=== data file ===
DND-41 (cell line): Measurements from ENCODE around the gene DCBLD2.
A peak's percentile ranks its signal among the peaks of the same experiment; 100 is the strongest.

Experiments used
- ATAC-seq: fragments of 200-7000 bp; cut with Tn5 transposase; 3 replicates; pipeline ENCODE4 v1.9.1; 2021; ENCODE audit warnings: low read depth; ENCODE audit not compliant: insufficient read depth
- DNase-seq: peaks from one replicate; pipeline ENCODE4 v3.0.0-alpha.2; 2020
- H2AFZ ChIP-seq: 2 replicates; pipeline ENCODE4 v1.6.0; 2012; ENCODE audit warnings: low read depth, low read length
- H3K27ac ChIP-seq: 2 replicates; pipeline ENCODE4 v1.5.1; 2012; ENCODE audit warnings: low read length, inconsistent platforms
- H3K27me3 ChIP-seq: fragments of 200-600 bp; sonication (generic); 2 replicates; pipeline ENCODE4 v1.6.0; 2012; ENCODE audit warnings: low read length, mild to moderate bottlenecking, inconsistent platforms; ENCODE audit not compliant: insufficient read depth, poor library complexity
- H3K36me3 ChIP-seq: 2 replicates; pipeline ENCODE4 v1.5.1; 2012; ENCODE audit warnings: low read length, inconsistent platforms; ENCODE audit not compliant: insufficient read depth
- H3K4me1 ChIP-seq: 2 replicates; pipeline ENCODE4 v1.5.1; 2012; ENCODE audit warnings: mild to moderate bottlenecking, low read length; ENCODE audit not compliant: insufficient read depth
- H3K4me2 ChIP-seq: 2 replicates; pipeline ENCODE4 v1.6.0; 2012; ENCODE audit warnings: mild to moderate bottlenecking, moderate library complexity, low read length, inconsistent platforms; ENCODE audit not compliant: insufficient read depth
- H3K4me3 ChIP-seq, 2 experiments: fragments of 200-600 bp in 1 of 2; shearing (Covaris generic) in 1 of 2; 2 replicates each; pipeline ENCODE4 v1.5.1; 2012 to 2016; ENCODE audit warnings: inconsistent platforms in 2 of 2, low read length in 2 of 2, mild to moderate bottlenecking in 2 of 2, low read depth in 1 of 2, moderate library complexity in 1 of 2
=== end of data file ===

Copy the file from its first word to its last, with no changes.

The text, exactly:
DND-41 (cell line): Measurements from ENCODE around the gene DCBLD2.
A peak's percentile ranks its signal among the peaks of the same experiment; 100 is the strongest.

Experiments used
- ATAC-seq: fragments of 200-7000 bp; cut with Tn5 transposase; 3 replicates; pipeline ENCODE4 v1.9.1; 2021; ENCODE audit warnings: low read depth; ENCODE audit not compliant: insufficient read depth
- DNase-seq: peaks from one replicate; pipeline ENCODE4 v3.0.0-alpha.2; 2020
- H2AFZ ChIP-seq: 2 replicates; pipeline ENCODE4 v1.6.0; 2012; ENCODE audit warnings: low read depth, low read length
- H3K27ac ChIP-seq: 2 replicates; pipeline ENCODE4 v1.5.1; 2012; ENCODE audit warnings: low read length, inconsistent platforms
- H3K27me3 ChIP-seq: fragments of 200-600 bp; sonication (generic); 2 replicates; pipeline ENCODE4 v1.6.0; 2012; ENCODE audit warnings: low read length, mild to moderate bottlenecking, inconsistent platforms; ENCODE audit not compliant: insufficient read depth, poor library complexity
- H3K36me3 ChIP-seq: 2 replicates; pipeline ENCODE4 v1.5.1; 2012; ENCODE audit warnings: low read length, inconsistent platforms; ENCODE audit not compliant: insufficient read depth
- H3K4me1 ChIP-seq: 2 replicates; pipeline ENCODE4 v1.5.1; 2012; ENCODE audit warnings: mild to moderate bottlenecking, low read length; ENCODE audit not compliant: insufficient read depth
- H3K4me2 ChIP-seq: 2 replicates; pipeline ENCODE4 v1.6.0; 2012; ENCODE audit warnings: mild to moderate bottlenecking, moderate library complexity, low read length, inconsistent platforms; ENCODE audit not compliant: insufficient read depth
- H3K4me3 ChIP-seq, 2 experiments: fragments of 200-600 bp in 1 of 2; shearing (Covaris generic) in 1 of 2; 2 replicates each; pipeline ENCODE4 v1.5.1; 2012 to 2016; ENCODE audit warnings: inconsistent platforms in 2 of 2, low read length in 2 of 2, mild to moderate bottlenecking in 2 of 2, low read depth in 1 of 2, moderate library complexity in 1 of 2